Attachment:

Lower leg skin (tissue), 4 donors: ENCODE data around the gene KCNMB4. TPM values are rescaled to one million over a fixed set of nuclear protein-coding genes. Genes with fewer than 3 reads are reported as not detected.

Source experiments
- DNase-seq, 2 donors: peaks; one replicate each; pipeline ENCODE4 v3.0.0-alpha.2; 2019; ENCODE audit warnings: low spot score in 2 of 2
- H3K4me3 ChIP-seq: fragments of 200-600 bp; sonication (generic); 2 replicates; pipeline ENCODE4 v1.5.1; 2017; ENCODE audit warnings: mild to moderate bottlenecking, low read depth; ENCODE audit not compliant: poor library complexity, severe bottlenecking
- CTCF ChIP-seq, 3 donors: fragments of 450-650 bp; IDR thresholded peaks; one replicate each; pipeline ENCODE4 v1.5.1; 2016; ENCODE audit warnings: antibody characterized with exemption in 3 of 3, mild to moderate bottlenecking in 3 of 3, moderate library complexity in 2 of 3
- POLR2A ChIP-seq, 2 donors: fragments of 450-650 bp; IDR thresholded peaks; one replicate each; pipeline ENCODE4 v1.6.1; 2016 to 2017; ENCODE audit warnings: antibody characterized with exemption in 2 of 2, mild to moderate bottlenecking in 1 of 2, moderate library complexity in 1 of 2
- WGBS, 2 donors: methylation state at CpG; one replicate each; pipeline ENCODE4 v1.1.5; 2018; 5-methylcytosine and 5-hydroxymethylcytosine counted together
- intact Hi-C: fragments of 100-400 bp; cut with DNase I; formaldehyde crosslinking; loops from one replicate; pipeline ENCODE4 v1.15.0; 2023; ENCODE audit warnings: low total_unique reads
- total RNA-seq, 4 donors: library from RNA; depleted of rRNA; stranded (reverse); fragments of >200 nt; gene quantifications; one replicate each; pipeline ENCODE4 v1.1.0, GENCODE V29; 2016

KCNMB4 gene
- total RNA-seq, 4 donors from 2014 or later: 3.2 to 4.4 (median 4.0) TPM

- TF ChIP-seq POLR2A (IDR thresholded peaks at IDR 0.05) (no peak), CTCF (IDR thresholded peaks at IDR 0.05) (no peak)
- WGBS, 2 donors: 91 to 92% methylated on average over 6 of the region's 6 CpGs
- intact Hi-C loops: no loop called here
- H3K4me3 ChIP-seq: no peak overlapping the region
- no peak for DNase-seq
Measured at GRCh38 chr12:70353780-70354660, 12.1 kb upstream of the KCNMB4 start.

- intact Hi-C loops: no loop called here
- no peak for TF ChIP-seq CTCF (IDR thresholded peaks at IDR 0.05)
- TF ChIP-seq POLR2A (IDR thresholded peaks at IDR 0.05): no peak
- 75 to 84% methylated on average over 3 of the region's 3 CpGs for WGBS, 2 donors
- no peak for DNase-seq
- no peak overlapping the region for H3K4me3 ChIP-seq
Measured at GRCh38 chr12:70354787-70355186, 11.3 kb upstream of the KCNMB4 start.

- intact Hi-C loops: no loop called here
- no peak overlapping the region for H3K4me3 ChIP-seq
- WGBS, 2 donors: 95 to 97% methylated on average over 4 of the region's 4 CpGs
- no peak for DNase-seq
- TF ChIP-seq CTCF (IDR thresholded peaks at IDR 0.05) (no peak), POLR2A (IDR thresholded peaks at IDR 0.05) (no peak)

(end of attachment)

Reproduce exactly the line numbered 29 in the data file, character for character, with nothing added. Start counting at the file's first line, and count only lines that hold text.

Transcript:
- TF ChIP-seq CTCF (IDR thresholded peaks at IDR 0.05) (no peak), POLR2A (IDR thresholded peaks at IDR 0.05) (no peak)